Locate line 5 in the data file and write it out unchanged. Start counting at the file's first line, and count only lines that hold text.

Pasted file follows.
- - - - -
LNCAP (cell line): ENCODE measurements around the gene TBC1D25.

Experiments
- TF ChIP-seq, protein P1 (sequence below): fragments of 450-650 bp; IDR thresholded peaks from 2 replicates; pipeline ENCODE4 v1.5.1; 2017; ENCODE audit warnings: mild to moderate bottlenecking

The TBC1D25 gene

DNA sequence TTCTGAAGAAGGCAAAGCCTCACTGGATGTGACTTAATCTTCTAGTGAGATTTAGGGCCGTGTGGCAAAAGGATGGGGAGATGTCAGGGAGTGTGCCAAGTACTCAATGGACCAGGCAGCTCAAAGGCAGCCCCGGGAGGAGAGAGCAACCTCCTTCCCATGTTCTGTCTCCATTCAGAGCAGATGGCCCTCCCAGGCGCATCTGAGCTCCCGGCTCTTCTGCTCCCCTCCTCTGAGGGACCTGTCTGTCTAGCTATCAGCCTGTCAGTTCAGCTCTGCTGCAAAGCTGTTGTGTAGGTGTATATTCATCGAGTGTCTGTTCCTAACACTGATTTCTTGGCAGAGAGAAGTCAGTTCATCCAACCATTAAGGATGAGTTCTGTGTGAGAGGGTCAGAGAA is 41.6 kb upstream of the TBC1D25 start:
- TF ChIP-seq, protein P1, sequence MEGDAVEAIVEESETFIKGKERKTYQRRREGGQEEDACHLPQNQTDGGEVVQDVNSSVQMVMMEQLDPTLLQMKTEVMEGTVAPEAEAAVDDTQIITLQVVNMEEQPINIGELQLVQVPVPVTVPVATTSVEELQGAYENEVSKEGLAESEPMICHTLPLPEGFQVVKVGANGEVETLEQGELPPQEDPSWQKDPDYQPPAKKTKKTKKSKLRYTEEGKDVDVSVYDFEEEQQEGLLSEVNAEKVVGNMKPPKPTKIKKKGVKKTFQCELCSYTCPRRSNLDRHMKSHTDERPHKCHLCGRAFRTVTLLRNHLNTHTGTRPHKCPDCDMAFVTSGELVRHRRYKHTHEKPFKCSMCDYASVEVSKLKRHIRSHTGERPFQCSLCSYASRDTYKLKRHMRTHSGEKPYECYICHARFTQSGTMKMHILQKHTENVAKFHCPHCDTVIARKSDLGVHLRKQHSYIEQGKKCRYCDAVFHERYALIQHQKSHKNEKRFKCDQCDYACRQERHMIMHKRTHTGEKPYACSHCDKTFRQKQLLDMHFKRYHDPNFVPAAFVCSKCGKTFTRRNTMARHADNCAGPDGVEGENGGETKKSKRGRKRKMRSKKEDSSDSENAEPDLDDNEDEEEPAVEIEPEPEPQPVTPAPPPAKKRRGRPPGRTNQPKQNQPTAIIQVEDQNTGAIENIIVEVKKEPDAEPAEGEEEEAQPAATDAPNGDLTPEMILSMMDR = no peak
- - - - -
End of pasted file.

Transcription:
DNA sequence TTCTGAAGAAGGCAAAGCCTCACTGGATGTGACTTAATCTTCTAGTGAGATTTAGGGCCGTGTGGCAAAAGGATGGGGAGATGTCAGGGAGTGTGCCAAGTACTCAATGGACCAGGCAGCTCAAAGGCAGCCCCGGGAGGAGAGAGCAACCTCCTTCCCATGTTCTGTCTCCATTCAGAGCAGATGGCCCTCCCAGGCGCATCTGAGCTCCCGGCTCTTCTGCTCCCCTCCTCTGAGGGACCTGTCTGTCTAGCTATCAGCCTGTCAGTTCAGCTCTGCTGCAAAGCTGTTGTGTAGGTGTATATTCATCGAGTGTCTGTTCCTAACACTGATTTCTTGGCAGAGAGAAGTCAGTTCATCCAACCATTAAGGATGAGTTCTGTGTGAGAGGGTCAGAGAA is 41.6 kb upstream of the TBC1D25 start: